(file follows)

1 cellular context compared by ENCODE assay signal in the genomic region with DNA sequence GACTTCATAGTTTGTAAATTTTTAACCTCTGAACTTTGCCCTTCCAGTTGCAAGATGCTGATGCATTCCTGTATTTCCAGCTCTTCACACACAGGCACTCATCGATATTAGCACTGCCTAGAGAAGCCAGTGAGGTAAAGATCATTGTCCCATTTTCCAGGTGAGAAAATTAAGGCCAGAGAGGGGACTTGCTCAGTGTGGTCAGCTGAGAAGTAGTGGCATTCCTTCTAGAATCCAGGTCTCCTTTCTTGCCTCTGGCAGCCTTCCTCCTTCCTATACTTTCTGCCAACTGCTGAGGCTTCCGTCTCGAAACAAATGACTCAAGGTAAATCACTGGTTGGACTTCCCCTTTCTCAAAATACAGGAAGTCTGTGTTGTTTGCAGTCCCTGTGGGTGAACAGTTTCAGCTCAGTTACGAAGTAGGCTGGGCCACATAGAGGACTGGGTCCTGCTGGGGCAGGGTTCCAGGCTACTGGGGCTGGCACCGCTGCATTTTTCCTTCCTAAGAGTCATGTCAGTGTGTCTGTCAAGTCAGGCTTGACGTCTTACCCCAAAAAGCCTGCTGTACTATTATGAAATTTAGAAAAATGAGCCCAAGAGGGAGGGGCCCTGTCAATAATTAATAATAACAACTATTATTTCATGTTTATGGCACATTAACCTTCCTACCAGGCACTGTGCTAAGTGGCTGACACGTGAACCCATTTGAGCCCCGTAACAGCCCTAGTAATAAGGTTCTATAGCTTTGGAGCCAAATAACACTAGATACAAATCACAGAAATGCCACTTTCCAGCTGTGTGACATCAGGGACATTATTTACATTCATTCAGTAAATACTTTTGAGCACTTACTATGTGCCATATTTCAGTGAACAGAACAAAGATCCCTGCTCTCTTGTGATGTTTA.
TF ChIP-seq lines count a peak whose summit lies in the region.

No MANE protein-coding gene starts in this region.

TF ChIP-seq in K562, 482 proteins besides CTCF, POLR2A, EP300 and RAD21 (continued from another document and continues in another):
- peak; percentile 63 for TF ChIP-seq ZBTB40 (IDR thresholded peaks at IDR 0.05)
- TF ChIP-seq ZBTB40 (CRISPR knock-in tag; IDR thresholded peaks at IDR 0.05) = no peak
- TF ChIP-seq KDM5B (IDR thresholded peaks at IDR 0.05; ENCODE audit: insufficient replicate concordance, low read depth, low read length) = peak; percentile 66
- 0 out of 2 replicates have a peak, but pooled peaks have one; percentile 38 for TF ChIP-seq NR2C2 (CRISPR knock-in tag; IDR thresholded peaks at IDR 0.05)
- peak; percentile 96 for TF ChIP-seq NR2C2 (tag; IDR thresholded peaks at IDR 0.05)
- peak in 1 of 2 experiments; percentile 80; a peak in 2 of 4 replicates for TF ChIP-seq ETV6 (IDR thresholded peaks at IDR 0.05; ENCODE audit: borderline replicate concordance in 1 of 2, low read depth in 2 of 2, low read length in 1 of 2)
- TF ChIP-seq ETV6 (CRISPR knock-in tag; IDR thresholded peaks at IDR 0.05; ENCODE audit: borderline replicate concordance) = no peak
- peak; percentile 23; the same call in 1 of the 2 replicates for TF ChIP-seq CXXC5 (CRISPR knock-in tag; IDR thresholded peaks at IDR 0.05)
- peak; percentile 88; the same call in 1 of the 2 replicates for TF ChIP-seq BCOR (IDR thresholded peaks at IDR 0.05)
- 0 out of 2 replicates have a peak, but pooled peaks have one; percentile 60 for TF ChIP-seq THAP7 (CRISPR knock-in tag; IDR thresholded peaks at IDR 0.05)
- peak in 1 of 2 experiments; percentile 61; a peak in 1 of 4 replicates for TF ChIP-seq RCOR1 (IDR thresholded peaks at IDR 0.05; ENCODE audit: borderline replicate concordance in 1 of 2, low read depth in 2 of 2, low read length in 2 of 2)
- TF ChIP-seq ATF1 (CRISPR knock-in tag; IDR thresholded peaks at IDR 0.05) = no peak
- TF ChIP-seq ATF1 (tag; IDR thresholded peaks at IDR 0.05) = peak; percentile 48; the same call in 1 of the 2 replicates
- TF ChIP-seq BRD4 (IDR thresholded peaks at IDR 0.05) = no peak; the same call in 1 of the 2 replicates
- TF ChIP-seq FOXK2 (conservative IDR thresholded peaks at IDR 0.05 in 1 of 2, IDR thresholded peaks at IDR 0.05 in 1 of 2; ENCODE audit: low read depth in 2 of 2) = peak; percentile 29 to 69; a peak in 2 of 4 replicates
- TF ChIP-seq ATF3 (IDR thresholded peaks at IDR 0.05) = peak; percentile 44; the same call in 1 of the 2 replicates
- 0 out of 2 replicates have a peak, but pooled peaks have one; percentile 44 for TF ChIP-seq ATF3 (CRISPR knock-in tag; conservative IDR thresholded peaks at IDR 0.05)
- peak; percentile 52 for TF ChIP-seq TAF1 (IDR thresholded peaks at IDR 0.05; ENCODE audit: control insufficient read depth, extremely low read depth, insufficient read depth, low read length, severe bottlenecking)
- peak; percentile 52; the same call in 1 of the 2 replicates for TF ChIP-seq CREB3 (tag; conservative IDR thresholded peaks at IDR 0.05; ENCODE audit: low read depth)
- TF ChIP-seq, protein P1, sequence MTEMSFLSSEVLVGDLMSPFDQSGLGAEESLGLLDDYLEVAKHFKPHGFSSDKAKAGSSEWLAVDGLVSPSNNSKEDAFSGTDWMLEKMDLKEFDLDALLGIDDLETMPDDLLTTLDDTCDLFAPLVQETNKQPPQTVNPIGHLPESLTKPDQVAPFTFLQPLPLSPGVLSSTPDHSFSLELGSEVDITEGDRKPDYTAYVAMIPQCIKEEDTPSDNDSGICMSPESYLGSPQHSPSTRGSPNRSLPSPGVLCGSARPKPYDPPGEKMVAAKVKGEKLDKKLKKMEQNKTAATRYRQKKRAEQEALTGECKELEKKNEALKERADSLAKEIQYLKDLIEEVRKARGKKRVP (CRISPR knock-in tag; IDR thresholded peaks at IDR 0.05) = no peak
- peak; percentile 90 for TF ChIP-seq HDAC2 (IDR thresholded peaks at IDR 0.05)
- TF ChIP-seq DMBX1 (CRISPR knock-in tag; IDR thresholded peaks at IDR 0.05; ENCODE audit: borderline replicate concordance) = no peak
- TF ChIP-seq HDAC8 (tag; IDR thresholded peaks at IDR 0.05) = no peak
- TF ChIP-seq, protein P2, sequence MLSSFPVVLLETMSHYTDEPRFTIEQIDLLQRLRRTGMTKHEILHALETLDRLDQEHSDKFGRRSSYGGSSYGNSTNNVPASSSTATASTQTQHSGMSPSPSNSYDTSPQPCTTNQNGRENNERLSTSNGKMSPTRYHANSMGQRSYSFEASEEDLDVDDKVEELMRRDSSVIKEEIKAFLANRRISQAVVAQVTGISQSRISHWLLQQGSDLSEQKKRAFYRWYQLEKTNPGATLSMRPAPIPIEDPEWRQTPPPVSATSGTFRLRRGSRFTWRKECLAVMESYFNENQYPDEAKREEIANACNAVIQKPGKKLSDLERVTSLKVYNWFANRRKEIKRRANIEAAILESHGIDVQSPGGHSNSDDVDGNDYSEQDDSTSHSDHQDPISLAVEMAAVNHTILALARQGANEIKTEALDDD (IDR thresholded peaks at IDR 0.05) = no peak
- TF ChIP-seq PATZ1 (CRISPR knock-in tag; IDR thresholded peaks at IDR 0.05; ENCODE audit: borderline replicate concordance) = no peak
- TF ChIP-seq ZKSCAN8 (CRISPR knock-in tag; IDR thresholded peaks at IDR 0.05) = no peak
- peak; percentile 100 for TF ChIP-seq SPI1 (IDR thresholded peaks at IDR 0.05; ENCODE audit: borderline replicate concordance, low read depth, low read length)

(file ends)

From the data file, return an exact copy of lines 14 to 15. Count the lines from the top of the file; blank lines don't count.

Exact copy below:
- 0 out of 2 replicates have a peak, but pooled peaks have one; percentile 60 for TF ChIP-seq THAP7 (CRISPR knock-in tag; IDR thresholded peaks at IDR 0.05)
- peak in 1 of 2 experiments; percentile 61; a peak in 1 of 4 replicates for TF ChIP-seq RCOR1 (IDR thresholded peaks at IDR 0.05; ENCODE audit: borderline replicate concordance in 1 of 2, low read depth in 2 of 2, low read length in 2 of 2)